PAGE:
Microsoft's new Windows Phone 7 Series application distribution model is very similar to what Apple does for the iPhone, much to the chagrin of developers and some users. You will only be able to install applications from the marketplace. You cannot keep copies of the installer on the device and there is no side-loading, which means if it isn't in the marketplace, it isn't on your phone. Microsoft, however, doesn't appear to be headed down the path of blocking apps that compete with built in app
Microsoft's new Windows Phone 7 Series application distribution model is very similar to what Apple does for the iPhone, much to the chagrin of developers and some users. You will only be able to install applications from the marketplace. You cannot keep copies of the installer on the device and there is no side-loading, which means if it isn't in the marketplace, it isn't on your phone. Microsoft, however, doesn't appear to be headed down the path of blocking apps that compete with built in apps. That's good news.Apple is very proud of the apps on the iPhone. So much so that they tend to block apps that emulate core functionality. As a result, there has been a dearth of new email, browser and PIM replacements for the device. It isn't impossible of course. On Tuesday Opera announced Opera Mini would be submitted to the App Store. If the powers that be in the App Store see it as a substantial enough enhancement and not a mere emulation of Mobile Safari, it may be approved.
Microsoft doesn't seem to have any such restrictions though. I didn't hear anything out of Mix10 stating that they would and their current guidelines for the Windows Marketplace for Mobile, which right now only includes Windows Mobile 6.0, 6.1 and 6.5 doesn't indicate any particular type of app will be rejected. It does have the requirements you'd assume would be there, things like install and uninstalls should perform flawlessly, it cannot interfere with the operation of the phone, application files reside in specific folders, no ROM files are to be touched during the install, no malicious software, etc.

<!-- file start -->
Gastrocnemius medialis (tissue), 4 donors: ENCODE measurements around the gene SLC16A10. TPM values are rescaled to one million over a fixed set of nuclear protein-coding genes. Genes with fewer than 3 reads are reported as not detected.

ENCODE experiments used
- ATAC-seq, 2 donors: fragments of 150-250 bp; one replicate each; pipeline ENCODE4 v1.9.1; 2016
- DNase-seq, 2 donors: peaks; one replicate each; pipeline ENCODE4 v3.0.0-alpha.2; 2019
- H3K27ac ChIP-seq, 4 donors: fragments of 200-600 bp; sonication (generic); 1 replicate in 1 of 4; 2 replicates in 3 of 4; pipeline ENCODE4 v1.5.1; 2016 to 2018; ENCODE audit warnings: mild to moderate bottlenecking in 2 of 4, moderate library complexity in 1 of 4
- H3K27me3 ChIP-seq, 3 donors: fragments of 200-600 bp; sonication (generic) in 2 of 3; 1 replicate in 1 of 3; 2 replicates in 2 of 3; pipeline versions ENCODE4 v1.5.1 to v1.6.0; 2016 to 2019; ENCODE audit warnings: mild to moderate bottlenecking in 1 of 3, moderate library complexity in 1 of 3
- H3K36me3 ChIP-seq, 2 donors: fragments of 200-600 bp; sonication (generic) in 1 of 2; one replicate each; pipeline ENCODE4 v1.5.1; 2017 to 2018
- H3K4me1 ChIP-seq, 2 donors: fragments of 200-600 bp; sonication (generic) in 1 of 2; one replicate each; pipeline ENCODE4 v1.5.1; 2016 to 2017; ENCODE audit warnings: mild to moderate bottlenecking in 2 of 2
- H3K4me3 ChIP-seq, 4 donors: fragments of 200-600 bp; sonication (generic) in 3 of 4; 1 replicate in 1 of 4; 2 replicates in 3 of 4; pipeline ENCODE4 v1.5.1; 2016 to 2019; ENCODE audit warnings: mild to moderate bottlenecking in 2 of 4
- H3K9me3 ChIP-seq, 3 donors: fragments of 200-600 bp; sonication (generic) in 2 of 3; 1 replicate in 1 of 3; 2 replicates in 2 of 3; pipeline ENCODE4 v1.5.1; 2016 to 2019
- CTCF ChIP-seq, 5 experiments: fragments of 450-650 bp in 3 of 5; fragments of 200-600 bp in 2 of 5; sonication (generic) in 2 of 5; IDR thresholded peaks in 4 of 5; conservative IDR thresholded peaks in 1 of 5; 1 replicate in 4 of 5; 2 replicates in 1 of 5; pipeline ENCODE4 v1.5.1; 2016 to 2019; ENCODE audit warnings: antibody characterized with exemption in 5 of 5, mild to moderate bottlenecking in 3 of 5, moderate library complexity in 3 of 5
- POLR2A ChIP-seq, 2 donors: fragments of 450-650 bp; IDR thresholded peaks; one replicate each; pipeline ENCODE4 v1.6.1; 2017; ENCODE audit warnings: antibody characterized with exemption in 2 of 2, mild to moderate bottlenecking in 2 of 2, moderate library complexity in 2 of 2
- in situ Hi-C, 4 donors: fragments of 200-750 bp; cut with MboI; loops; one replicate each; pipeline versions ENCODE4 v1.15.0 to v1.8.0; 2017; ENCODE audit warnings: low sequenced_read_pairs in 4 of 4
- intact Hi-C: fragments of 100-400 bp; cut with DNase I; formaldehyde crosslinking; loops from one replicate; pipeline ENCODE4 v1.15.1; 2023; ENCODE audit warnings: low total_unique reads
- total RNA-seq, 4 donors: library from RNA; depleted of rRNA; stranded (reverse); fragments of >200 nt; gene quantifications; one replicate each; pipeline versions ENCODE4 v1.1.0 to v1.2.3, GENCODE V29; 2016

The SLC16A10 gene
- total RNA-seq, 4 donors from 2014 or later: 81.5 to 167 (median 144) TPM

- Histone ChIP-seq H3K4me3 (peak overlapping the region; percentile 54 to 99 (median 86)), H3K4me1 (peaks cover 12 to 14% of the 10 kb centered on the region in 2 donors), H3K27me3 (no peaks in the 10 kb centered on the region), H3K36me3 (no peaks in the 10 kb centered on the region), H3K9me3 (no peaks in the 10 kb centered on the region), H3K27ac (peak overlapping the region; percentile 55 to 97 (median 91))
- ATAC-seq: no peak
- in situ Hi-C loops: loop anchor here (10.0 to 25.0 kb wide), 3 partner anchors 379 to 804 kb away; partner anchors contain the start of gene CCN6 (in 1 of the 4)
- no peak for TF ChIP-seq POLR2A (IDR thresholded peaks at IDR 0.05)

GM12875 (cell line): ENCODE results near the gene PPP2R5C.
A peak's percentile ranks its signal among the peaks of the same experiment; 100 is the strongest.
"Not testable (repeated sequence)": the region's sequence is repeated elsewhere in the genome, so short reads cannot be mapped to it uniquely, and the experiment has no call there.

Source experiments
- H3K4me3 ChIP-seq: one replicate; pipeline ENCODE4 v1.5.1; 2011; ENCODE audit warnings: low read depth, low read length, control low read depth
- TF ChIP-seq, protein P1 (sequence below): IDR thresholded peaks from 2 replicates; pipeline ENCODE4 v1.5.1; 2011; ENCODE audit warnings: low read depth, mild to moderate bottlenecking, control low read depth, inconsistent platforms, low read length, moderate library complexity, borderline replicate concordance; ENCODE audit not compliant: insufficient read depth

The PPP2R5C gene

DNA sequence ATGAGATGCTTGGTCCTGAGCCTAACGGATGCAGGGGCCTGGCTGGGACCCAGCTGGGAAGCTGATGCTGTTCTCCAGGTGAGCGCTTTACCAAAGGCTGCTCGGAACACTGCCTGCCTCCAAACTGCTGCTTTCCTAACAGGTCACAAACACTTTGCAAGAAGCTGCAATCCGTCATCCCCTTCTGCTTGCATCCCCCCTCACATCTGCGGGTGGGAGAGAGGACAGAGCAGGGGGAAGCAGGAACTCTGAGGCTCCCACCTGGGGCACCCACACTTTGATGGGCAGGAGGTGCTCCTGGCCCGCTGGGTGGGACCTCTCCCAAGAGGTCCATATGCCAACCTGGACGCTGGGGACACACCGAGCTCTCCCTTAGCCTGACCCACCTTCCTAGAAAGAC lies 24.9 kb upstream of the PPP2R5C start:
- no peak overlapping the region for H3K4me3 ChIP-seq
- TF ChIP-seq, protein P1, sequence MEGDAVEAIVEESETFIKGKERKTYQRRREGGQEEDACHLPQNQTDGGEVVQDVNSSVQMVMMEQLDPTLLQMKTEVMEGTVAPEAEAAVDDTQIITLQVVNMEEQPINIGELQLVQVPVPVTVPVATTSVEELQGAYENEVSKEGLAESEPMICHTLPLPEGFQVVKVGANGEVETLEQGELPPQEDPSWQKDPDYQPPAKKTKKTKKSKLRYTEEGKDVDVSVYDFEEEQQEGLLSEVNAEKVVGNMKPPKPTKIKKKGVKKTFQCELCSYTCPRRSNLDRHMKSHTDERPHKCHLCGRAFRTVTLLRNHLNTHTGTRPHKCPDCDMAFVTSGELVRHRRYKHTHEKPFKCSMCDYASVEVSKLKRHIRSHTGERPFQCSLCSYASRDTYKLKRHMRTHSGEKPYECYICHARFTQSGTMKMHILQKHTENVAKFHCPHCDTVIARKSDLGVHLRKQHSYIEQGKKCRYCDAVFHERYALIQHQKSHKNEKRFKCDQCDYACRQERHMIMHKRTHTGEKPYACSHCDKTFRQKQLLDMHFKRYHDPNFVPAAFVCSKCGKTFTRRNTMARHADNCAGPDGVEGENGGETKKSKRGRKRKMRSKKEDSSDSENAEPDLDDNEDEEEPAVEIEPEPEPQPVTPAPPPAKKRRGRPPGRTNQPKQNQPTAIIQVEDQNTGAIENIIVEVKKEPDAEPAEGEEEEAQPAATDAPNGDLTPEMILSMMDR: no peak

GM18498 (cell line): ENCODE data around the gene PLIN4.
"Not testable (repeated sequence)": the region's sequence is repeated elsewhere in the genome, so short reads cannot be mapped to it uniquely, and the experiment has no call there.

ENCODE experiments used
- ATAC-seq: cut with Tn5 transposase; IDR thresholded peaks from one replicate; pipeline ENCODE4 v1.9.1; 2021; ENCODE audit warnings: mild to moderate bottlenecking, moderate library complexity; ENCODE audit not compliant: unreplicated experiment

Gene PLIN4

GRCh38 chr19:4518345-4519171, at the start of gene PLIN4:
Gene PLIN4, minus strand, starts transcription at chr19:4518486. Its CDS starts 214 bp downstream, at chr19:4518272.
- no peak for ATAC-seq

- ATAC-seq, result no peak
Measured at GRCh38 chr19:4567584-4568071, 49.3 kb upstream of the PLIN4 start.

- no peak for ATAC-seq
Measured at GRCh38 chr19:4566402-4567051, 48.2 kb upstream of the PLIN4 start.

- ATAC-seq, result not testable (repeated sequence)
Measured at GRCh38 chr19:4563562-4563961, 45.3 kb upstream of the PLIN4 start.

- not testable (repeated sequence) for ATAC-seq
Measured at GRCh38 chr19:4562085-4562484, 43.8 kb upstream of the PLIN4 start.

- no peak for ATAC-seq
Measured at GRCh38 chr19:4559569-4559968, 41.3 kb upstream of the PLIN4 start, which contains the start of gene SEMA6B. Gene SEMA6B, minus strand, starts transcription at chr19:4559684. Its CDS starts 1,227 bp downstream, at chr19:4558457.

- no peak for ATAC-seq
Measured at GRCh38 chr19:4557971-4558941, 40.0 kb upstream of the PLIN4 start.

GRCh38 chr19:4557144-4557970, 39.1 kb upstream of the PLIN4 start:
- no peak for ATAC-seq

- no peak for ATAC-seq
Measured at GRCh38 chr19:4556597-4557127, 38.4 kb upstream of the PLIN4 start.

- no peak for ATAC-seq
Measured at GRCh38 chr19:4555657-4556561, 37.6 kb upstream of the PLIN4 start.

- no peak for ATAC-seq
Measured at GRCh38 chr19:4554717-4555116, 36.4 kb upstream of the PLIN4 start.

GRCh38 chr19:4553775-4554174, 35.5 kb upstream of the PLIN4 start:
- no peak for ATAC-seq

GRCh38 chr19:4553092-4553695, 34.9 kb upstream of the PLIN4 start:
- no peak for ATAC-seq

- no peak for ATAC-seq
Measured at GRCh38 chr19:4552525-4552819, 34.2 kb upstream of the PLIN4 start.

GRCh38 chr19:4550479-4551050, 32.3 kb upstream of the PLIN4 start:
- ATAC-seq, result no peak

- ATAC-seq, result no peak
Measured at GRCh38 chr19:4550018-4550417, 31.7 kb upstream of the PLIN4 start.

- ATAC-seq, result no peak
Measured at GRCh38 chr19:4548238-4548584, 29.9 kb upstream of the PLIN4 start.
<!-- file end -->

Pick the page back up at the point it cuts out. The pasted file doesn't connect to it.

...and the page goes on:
That isn't the only thing limited apps though. Developers aren't allowed to use native code when developing for Windows Phone 7. This is a radical change from WinMo 6.x and earlier where almost anything goes. Mozilla would like to put Firefox on WinPho7, but they claim the managed code only restriction prohibits that possibility. Yeah, I know the iPhone is in largely the same boat. In fact, Mozilla wants to put Firefox on the iPhone too, but without the Gecko rendering engine, they don't want to even try. It may be that the Gecko engine "emulates" what the Webkit engine that Safari uses, or it may need code that directly access some necessary APIs that Apple won't allow.
Whatever the case, Microsoft has put WinPho7 in the same boat. The real difference here is Windows Mobile was the platform that only limited developers by their imagination. We are sure to see, at least in the short term, a slow port of existing WinMo apps on the new platform. Some will be due to coding time necessary. Other delays will just be to see how well the platform does. The last thing anyone wants to do is spend precious resources on a new OS that goes nowhere. Some of the delays or outright blockages though will be the development restrictions Microsoft has put in place. If the platform is popular, developers will inevitably find ways to get their apps to work in the managed code environment
It may be too that Microsoft relaxes the current restrictions in subsequent OS releases. When the Pocket PC was launched in 2000, Microsoft was very adamant about the number of buttons a device had and restricted the OEM user interface tweaks? Sounds familiar? By the time WinMo 5 came out though, it was a free for all. I doubt Microsoft will let it go that far, but somehow i think they will relax things just a bit in versions 8, 9, etc. Whether allowing native code in some instances though remains to be seen.
Mix10 produced a lot of backlash from existing hardcore developers. Let's see how their thinking changes in the coming months leading up to the current platform's release.
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